Another bonus is that McClaren recently received her credentials to perform wedding ceremonies.

“I just got that at the end of last year,” she said. “I have a couple weddings coming up that I’m going to officiate and I’m really excited about that. I love meeting the couples and finding out what is important to them as far as the vows go. Do they want to write their own, do they want religious or nonreligious? It’s really a fun part.”

McClaren said she also loves seeing the different ways the venue can be decorated.

“A lot of my brides like to do their own decorating,” she said. “With Pinterest and Etsy and all the wonderful sites, they can do their own decorations. Some will just do a centerpiece straight on the tables and some will do a tablecloth, table runner, linens and a centerpiece.” The Terrace does not require linens, but brides can bring them if they wish.

“The beauty of this venue is it can be decorated in a very classy, elegant way,” McClaren said. “For example, Confetti Rentals has come in and draped sheer fabric from vent to vent, all across the room. With linens, draping, the chandeliers, and pipe and drape with sheer white lights behind it, it can all become very elegant.”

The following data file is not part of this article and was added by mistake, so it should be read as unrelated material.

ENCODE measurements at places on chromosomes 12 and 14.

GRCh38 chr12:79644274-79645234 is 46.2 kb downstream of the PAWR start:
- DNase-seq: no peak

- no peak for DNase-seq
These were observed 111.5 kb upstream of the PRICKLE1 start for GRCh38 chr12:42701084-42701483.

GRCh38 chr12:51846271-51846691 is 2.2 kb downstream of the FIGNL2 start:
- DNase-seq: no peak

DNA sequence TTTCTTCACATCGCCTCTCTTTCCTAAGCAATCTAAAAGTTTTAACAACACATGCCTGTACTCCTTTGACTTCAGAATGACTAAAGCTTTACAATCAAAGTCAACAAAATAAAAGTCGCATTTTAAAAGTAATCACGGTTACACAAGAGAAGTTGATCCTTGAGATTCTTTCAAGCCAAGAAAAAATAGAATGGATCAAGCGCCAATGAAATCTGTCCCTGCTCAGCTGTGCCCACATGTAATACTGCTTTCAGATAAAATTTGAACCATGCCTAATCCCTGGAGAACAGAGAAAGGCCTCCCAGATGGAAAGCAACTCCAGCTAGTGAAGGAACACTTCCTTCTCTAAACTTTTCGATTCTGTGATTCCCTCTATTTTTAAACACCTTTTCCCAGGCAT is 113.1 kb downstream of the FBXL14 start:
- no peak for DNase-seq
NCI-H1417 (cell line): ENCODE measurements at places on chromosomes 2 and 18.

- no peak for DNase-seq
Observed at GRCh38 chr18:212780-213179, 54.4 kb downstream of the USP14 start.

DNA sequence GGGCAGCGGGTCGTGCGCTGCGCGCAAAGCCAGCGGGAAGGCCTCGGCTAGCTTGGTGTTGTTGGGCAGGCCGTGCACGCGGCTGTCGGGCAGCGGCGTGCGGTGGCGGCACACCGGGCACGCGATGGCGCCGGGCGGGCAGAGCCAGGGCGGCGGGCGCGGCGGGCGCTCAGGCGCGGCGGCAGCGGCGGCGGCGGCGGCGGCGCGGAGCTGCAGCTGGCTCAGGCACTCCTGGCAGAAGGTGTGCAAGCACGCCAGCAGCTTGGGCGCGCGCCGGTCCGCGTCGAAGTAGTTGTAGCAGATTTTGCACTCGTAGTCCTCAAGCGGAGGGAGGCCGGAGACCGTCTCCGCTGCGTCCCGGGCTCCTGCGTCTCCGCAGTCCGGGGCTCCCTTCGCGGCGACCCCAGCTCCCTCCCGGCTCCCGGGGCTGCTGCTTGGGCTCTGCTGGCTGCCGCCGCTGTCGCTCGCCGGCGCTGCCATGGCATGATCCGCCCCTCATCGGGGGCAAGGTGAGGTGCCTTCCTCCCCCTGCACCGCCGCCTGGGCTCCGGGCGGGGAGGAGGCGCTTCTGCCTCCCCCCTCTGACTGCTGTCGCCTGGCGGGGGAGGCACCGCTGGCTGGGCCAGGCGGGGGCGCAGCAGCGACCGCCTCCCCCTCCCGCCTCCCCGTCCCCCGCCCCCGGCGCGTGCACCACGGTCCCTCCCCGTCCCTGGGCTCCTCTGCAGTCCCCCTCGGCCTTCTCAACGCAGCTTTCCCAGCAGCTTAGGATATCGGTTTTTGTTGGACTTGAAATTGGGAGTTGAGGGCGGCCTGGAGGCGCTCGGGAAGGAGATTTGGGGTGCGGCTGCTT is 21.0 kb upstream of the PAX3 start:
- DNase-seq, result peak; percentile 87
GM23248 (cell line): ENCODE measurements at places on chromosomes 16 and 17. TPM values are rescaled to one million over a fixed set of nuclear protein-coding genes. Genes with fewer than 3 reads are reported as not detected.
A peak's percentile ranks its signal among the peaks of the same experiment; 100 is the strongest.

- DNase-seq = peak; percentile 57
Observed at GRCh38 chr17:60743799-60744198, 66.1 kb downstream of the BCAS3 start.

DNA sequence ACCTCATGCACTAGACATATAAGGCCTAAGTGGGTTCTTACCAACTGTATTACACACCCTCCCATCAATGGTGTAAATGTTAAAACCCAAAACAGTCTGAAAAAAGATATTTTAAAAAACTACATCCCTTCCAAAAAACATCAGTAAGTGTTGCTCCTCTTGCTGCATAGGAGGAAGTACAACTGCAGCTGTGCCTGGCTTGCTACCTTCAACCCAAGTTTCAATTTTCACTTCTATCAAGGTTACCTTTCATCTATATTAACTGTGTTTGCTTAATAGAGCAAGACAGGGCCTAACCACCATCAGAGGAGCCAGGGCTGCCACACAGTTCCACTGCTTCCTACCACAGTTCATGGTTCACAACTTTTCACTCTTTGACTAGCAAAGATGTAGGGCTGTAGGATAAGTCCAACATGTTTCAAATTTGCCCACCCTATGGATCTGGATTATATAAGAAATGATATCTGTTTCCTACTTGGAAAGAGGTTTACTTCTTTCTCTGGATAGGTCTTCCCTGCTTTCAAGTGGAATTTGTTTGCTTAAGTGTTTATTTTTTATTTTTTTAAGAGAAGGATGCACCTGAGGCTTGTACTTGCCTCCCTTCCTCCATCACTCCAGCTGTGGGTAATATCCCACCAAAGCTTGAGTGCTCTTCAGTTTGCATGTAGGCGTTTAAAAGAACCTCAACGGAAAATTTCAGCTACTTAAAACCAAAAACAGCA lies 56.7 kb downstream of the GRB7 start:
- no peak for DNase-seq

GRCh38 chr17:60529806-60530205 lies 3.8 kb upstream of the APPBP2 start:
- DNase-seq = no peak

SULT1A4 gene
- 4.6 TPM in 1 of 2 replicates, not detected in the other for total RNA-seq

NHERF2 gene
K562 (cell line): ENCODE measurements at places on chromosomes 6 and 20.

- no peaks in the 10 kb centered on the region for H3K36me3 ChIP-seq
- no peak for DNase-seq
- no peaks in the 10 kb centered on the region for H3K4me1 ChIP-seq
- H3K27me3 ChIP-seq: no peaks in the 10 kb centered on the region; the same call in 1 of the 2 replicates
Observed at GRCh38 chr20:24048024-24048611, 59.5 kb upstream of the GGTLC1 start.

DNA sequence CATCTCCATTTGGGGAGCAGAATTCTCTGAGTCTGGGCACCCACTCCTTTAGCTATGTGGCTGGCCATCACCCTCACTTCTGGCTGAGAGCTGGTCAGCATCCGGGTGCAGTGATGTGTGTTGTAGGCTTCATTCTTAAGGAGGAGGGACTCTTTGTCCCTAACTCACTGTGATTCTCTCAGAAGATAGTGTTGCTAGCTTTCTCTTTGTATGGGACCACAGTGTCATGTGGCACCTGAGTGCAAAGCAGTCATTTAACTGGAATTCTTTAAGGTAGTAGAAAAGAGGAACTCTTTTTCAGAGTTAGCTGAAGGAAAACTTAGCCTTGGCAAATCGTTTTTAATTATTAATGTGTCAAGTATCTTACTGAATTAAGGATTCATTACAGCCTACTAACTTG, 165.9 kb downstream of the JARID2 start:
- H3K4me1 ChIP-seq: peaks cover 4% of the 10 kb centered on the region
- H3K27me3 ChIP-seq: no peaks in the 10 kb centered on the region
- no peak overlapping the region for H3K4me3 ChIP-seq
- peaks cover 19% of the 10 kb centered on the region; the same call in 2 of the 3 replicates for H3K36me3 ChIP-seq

She said sometimes brides will put the sweetheart table in the center of the dance floor — the versatility is endless.

“You can hire decorators and it’s beautiful,” she said. “You can minimally decorate, and it’s still beautiful.”

SALLY GRACE HOLTGRIEVE is a full-time freelance writer in Central Texas. A few of her favorite things include traveling, hiking, camping, reading, cats, classic rock music and cheese. As a kid, Sally Grace could never figure out what she wanted to be when she grew up — astronaut, Celtic dancer, entomologist, Egyptologist — everything was interesting and she couldn’t decide on just one world to immerse herself in and study, so she became a journalist. She learns new things every day.